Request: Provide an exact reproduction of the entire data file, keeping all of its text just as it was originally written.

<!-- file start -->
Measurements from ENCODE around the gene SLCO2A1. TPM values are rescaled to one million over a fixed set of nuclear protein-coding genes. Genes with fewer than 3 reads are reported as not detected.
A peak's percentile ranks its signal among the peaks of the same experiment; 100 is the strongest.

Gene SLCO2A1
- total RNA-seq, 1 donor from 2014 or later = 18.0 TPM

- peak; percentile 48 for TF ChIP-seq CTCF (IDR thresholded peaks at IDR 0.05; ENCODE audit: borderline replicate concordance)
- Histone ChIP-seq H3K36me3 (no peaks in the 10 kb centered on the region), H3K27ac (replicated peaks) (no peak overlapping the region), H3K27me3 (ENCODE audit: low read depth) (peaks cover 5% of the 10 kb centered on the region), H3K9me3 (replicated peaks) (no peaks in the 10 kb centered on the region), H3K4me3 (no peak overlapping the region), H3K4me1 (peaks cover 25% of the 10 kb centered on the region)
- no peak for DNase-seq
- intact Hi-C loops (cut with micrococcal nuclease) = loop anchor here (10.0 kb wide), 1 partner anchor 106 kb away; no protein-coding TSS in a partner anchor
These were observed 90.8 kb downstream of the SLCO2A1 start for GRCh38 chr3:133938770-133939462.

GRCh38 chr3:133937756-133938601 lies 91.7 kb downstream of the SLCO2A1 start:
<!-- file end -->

Measurements from ENCODE around the gene SLCO2A1. TPM values are rescaled to one million over a fixed set of nuclear protein-coding genes. Genes with fewer than 3 reads are reported as not detected.
A peak's percentile ranks its signal among the peaks of the same experiment; 100 is the strongest.

Gene SLCO2A1
- total RNA-seq, 1 donor from 2014 or later = 18.0 TPM

- peak; percentile 48 for TF ChIP-seq CTCF (IDR thresholded peaks at IDR 0.05; ENCODE audit: borderline replicate concordance)
- Histone ChIP-seq H3K36me3 (no peaks in the 10 kb centered on the region), H3K27ac (replicated peaks) (no peak overlapping the region), H3K27me3 (ENCODE audit: low read depth) (peaks cover 5% of the 10 kb centered on the region), H3K9me3 (replicated peaks) (no peaks in the 10 kb centered on the region), H3K4me3 (no peak overlapping the region), H3K4me1 (peaks cover 25% of the 10 kb centered on the region)
- no peak for DNase-seq
- intact Hi-C loops (cut with micrococcal nuclease) = loop anchor here (10.0 kb wide), 1 partner anchor 106 kb away; no protein-coding TSS in a partner anchor
These were observed 90.8 kb downstream of the SLCO2A1 start for GRCh38 chr3:133938770-133939462.

GRCh38 chr3:133937756-133938601 lies 91.7 kb downstream of the SLCO2A1 start: